5 min read
- While Jambi has four national parks nominated as world heritage sites, they face critical agribusiness challenges
- Payment for Ecosystem Services (PES) emerges as a solution to identify stakeholders that can incentivize farmers to uphold sustainable practices
- Despite challenges to deploy this service, Rikolto is supplying a few key strategies
Rapid Deforestation in Indonesia: Causes and Consequences
Indonesia has been working towards improving the standard of living, promoting gender equality, eliminating hunger, and achieving food security in recent years. Despite the progresses made, the irresponsible exploitation of natural resources, on the other hand has taken its toll on the environment leading to rapid land degradation and deforestation.
Driven by the high demand of timber for domestic consumption and the international market, more than 70 million hectares of primary forest areas have been logged out in the country since the 1970s. Large areas of forest that have been transformed into industrial plantations, while smallholder farmers resort to uncontrolled slash and burn techniques to expand their farms, further contributing to the loss of forest areas. Eventually these actions have not only decreased Indonesia’s primary forest area, it has also made the country the third largest carbon emitter in the world, behind China and the United States.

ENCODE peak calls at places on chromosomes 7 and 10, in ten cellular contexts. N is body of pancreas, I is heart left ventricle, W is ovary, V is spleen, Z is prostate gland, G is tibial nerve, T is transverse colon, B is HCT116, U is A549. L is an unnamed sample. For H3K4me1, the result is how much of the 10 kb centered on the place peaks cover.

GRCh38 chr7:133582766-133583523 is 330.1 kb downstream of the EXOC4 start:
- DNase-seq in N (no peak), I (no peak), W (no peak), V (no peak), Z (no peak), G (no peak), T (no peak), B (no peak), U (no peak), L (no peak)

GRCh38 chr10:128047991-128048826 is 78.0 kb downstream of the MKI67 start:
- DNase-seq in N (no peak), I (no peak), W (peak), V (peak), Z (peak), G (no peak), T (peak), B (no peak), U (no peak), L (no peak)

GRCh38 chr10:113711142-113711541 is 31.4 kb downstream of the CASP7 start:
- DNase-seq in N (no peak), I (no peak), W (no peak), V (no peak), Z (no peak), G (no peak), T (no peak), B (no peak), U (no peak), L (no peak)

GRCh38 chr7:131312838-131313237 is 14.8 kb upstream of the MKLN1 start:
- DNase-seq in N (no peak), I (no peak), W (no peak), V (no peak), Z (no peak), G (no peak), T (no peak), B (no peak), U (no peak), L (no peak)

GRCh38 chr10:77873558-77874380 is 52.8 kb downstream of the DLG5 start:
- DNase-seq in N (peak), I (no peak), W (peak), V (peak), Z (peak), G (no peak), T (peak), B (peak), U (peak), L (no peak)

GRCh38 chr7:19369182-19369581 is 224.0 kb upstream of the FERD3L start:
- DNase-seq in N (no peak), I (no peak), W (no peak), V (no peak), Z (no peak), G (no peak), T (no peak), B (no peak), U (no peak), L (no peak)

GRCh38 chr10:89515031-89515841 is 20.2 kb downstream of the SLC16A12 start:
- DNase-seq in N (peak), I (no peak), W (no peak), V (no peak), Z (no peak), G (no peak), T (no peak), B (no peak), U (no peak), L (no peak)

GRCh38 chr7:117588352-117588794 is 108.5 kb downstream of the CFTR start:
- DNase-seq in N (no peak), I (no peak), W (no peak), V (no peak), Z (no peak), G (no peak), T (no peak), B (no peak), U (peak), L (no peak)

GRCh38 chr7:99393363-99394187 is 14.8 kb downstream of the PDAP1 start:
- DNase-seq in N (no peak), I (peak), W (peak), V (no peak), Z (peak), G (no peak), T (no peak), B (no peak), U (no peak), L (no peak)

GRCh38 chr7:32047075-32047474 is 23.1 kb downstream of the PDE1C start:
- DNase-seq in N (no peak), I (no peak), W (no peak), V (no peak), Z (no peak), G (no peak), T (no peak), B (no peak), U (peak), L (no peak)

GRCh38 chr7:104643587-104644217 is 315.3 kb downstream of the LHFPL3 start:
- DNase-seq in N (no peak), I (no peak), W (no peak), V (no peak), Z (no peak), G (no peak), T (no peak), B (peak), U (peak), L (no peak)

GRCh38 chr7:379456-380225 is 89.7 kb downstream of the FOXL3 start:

One of the heavily deforested regions in the country is the province of Jambi which is located on the eastern coast of the island of Sumatra. Jambi is unique from an environmental and ecological point of view because it is home to four national parks which are rich in biodiversity. These national parks are also home to indigenous forest communities known as the Anak Dalam tribe that have dwelled and depended on the forest to sustain their livelihoods for generations.